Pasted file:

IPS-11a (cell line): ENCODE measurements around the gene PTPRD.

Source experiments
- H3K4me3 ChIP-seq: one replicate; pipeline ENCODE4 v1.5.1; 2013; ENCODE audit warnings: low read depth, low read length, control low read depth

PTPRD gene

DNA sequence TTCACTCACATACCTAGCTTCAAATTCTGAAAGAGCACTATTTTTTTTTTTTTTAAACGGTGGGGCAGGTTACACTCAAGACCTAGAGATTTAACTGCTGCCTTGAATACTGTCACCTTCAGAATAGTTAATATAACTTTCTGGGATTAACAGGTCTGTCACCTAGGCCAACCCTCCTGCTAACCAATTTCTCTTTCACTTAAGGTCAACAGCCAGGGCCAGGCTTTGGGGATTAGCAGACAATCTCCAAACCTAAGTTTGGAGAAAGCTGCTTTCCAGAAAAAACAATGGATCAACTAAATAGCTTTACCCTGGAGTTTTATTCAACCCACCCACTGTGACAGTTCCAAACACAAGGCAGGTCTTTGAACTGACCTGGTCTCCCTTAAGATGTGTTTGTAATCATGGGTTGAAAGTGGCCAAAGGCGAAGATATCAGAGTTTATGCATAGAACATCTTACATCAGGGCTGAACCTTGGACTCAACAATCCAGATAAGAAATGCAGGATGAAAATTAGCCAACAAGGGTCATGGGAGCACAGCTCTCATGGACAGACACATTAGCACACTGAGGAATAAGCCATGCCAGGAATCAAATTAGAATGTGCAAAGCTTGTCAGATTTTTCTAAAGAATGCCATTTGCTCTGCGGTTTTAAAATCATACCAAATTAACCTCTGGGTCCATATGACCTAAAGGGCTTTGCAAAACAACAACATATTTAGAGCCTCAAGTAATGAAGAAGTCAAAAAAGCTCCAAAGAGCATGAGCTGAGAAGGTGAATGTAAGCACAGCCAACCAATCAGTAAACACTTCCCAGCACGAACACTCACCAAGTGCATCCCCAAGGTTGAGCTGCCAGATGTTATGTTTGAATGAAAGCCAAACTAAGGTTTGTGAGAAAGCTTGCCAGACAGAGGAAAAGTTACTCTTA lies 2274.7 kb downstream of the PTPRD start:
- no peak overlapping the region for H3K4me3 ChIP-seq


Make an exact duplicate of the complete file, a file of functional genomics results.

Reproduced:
IPS-11a (cell line): ENCODE measurements around the gene PTPRD.

Source experiments
- H3K4me3 ChIP-seq: one replicate; pipeline ENCODE4 v1.5.1; 2013; ENCODE audit warnings: low read depth, low read length, control low read depth

PTPRD gene

DNA sequence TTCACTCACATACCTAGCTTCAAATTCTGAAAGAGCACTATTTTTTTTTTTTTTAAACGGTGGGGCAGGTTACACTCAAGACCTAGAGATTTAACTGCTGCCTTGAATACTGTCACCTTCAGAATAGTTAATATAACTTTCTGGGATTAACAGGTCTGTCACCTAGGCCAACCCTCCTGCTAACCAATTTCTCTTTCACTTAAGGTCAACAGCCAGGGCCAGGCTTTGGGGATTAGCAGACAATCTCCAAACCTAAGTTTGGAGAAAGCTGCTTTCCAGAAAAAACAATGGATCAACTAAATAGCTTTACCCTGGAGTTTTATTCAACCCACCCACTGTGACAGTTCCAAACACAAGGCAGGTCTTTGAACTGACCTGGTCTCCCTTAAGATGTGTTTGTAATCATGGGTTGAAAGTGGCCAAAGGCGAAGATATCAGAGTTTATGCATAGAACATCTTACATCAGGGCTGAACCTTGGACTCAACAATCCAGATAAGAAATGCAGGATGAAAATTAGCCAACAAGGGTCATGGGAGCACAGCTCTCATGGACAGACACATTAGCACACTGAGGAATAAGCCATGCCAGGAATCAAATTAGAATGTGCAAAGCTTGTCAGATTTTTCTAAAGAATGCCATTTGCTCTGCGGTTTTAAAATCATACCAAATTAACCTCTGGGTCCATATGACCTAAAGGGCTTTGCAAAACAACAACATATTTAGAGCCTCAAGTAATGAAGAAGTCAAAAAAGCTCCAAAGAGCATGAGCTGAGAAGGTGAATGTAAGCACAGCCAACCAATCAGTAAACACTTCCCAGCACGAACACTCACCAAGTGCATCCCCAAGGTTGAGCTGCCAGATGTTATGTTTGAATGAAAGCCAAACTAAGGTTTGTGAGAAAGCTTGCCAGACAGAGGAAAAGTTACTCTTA lies 2274.7 kb downstream of the PTPRD start:
- no peak overlapping the region for H3K4me3 ChIP-seq